Although the City code is clear, the differences of opinion about the process steps to abandon a street by the council has been confusing for the public. Early in October, we were told by Council President Andrea Shaut with certainty that, “…there will be a public hearing before a vote” as outlined in the City code.  However, a week later, the Council Finance and Audit Committee members passed a resolution “endorsing a plan to abandon and close a portion of Fair Street Extension to through traffic” without any discussion about the process and no mention of a public hearing. When a constituent followed up, Ward 3 Alderman Rennie Scott Childress (the democratic majority leader and chair of the Finance and Audit Committee) said “…a public hearing would be called for (only) if the City were selling or otherwise disposing of the property”.

Did Kingston’s Corporation Counsel find some clever new hook? Were our council members being placed in a position to defend their decision by saying that the process doesn’t apply to a street if it is being given away?  A local street, like all infrastructure, is a public good built on generations of investment by Kingston families. How could our city be so frivolous?

Prevailing Wage and former Governor Cuomo’s exemption for Downtown Revitalization Initiative projects like the Kingstonian

Although the City of Kingston set the original public hearing to occur on December 9th, without any explanation, it was moved up a week to December 2nd.  This move by corporation counsel was likely made to allow the public hearing and council vote to occur within the same month (as the next full council meeting is on December 7th).  The Historic Landmarks Preservation Commission will also be busy reviewing recent project changes during their December 2nd meeting (the same date and time as the Fair Street Extension public hearing) for an approval, and likely soon. All that’s left is the site plan approval by the Planning Board and variance change by the Zoning Board of Appeals. There is a sense that these approvals are being rushed and out of step, and at the expense of both the public and the process.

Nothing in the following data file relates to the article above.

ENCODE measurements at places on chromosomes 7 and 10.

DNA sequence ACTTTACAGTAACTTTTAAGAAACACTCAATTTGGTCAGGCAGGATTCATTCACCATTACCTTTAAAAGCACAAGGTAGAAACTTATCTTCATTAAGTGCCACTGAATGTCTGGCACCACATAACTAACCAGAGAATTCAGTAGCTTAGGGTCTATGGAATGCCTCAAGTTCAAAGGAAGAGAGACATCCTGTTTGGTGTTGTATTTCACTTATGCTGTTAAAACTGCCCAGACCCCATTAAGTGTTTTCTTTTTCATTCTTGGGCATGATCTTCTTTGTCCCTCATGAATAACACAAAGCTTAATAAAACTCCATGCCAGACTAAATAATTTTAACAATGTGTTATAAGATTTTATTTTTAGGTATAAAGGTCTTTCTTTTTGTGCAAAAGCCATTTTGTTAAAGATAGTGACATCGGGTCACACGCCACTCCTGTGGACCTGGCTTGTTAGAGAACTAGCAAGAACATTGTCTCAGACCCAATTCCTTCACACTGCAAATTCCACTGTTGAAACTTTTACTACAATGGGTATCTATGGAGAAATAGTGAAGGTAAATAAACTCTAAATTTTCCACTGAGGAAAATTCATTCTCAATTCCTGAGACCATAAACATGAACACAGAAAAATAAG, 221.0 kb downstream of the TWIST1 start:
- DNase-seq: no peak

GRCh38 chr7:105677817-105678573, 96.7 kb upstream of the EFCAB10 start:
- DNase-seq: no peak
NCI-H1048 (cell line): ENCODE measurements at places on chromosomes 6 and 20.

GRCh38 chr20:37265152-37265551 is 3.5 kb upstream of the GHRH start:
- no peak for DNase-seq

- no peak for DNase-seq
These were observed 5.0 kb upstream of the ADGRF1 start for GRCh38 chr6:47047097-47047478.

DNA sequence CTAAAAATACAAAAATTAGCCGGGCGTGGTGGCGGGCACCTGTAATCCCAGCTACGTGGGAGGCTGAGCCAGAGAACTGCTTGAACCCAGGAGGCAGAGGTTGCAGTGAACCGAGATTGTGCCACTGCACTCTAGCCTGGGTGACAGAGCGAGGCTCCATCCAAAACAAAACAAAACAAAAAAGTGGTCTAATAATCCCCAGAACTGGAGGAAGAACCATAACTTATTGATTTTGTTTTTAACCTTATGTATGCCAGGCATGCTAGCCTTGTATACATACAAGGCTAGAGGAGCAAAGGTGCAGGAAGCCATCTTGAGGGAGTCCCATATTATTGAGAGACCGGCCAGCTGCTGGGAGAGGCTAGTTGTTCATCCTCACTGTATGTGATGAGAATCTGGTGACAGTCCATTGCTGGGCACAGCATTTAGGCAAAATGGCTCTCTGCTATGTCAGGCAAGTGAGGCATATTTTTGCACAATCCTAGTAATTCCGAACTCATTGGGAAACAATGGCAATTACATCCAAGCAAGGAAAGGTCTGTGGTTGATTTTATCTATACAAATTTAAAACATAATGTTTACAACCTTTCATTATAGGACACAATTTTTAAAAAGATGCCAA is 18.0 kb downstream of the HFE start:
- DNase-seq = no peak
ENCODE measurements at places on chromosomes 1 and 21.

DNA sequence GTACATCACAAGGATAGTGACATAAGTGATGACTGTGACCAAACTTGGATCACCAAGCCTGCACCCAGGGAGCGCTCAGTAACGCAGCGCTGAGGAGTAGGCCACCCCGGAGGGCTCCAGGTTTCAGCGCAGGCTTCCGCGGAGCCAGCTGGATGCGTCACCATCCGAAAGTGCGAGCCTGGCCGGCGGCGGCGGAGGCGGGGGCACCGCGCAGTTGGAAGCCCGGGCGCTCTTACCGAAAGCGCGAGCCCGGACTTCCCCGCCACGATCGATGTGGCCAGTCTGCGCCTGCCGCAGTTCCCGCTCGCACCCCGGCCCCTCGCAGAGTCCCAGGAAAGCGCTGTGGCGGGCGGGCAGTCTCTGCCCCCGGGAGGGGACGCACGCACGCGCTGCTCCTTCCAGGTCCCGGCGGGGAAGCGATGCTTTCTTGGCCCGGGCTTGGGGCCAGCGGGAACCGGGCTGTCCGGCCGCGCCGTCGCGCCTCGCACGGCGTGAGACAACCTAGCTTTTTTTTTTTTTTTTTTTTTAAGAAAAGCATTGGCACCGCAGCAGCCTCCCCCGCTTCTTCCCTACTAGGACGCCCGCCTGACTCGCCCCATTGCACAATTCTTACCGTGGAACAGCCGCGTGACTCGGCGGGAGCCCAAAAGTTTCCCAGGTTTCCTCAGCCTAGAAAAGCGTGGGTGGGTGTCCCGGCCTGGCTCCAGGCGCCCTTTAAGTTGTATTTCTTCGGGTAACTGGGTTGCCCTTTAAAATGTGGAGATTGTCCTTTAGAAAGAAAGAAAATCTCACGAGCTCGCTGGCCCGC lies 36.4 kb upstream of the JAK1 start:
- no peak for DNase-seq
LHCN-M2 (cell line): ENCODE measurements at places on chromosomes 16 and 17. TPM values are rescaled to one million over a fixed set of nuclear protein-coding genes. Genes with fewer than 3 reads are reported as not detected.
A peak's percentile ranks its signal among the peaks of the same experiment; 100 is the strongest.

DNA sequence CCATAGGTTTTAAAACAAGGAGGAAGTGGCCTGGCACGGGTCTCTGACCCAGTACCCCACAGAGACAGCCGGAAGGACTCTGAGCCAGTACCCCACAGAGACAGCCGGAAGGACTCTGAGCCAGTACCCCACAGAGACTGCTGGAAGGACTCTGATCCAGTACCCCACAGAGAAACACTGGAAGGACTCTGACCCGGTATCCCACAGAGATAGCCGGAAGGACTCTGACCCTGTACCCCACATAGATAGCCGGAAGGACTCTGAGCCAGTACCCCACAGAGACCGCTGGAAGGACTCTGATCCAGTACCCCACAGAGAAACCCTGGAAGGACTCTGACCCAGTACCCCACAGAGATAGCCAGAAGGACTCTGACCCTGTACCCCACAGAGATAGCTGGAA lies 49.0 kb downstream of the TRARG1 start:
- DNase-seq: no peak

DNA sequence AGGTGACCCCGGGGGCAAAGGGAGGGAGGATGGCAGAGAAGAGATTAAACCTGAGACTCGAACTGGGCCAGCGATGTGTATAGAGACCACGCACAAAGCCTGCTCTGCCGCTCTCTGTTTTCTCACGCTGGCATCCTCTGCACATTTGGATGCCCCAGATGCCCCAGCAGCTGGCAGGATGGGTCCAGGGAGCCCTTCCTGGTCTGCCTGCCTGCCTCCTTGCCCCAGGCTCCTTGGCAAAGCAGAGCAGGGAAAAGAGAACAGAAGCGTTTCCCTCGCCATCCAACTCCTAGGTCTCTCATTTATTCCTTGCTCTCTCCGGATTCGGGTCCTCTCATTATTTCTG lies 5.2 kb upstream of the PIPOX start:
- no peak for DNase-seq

In a recent article in the New York State Bar Association “New York to Require Contractors to Pay Prevailing Wages on Certain Private Projects“, they write: “On April 3, 2020, New York lawmakers passed a $177 billion budget bill that significantly expanded the application of prevailing wages on construction projects in the state. While previously the payment of prevailing wages had been reserved for public construction projects only, the new bill expands the prevailing wage requirement to certain private projects for the first time in our state’s history….The law, which becomes effective on January 1, 2022, extends prevailing wages to projects that previously both sides may have viewed as “private,” where total project costs exceed $5,000,000 and where the project receives 30% or more of its total construction project costs from public funds.”